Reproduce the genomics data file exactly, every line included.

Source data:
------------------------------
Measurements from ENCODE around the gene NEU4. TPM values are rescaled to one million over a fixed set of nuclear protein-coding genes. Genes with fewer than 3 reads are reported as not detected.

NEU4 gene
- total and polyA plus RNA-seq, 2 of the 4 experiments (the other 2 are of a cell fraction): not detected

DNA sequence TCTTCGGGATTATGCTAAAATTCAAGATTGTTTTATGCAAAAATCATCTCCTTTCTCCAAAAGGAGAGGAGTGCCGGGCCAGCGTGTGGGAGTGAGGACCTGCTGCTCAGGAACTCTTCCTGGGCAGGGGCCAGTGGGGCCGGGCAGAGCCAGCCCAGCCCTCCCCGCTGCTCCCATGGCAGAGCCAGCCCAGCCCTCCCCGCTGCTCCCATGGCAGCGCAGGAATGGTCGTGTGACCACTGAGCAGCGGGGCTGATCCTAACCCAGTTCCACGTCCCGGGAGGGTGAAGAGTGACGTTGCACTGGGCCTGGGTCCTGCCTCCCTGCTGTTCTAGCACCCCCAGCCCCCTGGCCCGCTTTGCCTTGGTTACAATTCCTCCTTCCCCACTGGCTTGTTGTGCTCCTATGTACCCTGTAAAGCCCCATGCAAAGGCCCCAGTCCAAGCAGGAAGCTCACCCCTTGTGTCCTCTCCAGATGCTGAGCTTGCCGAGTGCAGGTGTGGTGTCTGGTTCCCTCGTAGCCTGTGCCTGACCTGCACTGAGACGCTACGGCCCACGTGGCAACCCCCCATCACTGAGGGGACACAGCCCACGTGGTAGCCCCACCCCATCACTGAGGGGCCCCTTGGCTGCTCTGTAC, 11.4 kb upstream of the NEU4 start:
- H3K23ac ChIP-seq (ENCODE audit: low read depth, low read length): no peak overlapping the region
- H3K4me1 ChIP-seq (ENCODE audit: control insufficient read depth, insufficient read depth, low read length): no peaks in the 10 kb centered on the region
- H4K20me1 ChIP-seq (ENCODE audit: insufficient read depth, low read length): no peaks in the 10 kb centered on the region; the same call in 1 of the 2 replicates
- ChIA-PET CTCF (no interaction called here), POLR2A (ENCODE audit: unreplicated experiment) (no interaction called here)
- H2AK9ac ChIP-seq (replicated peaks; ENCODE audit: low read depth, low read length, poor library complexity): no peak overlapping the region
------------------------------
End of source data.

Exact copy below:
Measurements from ENCODE around the gene NEU4. TPM values are rescaled to one million over a fixed set of nuclear protein-coding genes. Genes with fewer than 3 reads are reported as not detected.

NEU4 gene
- total and polyA plus RNA-seq, 2 of the 4 experiments (the other 2 are of a cell fraction): not detected

DNA sequence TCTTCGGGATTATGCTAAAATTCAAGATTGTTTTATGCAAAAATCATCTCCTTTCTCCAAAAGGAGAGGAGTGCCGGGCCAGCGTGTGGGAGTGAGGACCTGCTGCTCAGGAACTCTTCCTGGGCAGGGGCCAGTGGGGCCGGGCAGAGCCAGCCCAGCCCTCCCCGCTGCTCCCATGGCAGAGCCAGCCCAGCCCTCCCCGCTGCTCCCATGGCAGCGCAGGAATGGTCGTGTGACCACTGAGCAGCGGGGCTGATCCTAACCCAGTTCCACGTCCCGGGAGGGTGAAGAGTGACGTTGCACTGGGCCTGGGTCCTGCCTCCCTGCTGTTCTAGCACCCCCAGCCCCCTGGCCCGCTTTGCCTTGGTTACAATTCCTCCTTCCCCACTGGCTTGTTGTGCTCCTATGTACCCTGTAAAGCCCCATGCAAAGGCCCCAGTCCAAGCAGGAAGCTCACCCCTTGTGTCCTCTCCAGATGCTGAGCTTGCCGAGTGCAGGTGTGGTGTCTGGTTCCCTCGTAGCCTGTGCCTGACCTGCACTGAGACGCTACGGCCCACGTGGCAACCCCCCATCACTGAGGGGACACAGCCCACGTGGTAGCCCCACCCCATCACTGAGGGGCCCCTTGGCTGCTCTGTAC, 11.4 kb upstream of the NEU4 start:
- H3K23ac ChIP-seq (ENCODE audit: low read depth, low read length): no peak overlapping the region
- H3K4me1 ChIP-seq (ENCODE audit: control insufficient read depth, insufficient read depth, low read length): no peaks in the 10 kb centered on the region
- H4K20me1 ChIP-seq (ENCODE audit: insufficient read depth, low read length): no peaks in the 10 kb centered on the region; the same call in 1 of the 2 replicates
- ChIA-PET CTCF (no interaction called here), POLR2A (ENCODE audit: unreplicated experiment) (no interaction called here)
- H2AK9ac ChIP-seq (replicated peaks; ENCODE audit: low read depth, low read length, poor library complexity): no peak overlapping the region